One of the cool things about getting away from the city is seeing the sky without light pollution. Last month, on vacation, I lay on the beach one night and looked up at the sky. I had forgotten how many stars you can see in a remote place. It was absolutely stunning. The minute I looked away, Charlene saw a shooting star, which is what usually happens. It was a beautiful sight.
The number of stars you can see on a clear night is stunning, but it’s even more so when you start to hear estimates of how many stars are out there. All the stars that are visible to us are part of our galaxy, the Milky Way. We are on a planet that circles one of up to 400 billion stars in our galaxy – in our galaxy alone! Astronomers estimate that there are about 125 billion galaxies in the universe, some of which contain many more stars. I can’t begin to comprehend these numbers. It’s why I can relate to what one of the psalms says:
When I look at the night sky and see the work of your fingers-
the moon and the stars you have set in place-
what are mortals that you should think of us,
mere humans that you should care for us? (Psalm 8:3-4)
It’s a good question. Why do we rate? We’re small creatures on a small planet in a remote part of one of billions of galaxies. Statistically, we’re smaller than a rounding error. It’s hard to make much of a case for our importance given these numbers.
Today, I’d like to take us back to the beginning to look at the Bible’s account of how we came to be. A few weeks ago, we started to examine the book of Genesis, which is the first book in the Bible. The first chapter talks about the origin of everything that we see around us. It talks about creation, but it’s not primarily about creation, as much as it is about the Creator. It’s the first time that God reveals himself and what he’s like to us. It’s about God, but the passage that we’re going to read today tells us a lot about ourselves.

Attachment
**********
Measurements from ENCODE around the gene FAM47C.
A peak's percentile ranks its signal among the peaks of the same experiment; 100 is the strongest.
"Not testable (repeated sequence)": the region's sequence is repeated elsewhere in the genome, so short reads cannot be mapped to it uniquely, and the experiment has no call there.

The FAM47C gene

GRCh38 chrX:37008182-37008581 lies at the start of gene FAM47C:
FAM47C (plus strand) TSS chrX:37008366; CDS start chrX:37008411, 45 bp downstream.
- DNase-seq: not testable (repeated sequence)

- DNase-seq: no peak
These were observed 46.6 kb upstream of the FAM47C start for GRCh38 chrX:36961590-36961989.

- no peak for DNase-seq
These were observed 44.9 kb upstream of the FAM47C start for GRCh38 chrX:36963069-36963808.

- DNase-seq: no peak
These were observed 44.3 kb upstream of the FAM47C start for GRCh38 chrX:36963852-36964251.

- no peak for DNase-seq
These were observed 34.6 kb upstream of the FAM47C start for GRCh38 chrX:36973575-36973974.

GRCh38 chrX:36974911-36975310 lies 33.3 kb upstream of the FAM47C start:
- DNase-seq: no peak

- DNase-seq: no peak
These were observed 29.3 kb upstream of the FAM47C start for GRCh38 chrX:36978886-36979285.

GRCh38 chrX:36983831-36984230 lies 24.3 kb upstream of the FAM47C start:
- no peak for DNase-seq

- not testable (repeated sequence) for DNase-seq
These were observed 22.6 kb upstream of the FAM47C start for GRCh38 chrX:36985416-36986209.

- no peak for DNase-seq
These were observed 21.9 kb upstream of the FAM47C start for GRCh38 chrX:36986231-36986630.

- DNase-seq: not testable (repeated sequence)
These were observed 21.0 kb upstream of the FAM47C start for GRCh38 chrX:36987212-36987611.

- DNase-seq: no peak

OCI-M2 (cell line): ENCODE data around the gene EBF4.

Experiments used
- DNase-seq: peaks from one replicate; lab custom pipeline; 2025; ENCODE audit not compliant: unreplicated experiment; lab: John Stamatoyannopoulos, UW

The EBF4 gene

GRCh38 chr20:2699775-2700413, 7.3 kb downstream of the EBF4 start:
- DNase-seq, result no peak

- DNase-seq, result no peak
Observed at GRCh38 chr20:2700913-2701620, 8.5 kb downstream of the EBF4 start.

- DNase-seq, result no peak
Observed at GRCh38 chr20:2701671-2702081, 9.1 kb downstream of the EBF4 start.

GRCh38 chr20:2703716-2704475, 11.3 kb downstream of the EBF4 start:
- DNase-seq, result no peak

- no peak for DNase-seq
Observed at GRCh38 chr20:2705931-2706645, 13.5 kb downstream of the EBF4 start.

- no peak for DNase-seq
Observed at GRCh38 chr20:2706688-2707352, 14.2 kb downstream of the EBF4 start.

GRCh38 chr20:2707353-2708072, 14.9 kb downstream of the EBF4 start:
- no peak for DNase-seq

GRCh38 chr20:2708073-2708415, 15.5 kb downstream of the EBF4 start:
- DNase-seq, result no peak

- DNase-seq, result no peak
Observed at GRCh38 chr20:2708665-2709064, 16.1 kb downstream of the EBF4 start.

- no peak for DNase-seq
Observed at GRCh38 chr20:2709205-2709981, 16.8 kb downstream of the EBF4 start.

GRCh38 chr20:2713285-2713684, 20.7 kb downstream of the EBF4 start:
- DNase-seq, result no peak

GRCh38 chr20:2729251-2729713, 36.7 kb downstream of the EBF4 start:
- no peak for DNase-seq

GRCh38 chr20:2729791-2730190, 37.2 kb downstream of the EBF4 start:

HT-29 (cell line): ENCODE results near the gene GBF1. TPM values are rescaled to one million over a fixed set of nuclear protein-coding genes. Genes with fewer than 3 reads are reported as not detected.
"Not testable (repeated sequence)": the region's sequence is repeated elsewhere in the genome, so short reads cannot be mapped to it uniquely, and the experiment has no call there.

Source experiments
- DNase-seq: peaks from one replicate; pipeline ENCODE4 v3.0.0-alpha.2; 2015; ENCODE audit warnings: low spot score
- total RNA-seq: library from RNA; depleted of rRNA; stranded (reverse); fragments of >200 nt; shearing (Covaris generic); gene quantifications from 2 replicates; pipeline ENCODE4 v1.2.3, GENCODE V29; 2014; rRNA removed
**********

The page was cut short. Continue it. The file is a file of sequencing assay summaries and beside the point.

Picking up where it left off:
In the first part of chapter one, God’s been creating all kinds of things and animals. On day six, God creates us. Here’s how it reads:
Then God said, “Let us make people in our image, to be like ourselves. They will be masters over all life-the fish in the sea, the birds in the sky, and all the livestock, wild animals, and small animals.”
So God created people in his own image;
God patterned them after himself;
male and female he created them.
God blessed them and told them, “Multiply and fill the earth and subdue it. Be masters over the fish and birds and all the animals.” And God said, “Look! I have given you the seed-bearing plants throughout the earth and all the fruit trees for your food. And I have given all the grasses and other green plants to the animals and birds for their food.” And so it was. Then God looked over all he had made, and he saw that it was excellent in every way. This all happened on the sixth day. (Genesis 1:26-31)
If you read over the entire chapter, you’ll notice that the creation of humans is treated differently than the creation of everything else. This isn’t accidental. It’s there to tell us that there is a difference.
Every other day, God said, “Let there be…” When it came time to make us, God said, “Let us make…” There have been all sorts of guesses on who us is. I tend to think that God is turning to his heavenly court and telling them what he’s about to do. When God created us, it was expressed in more personal terms.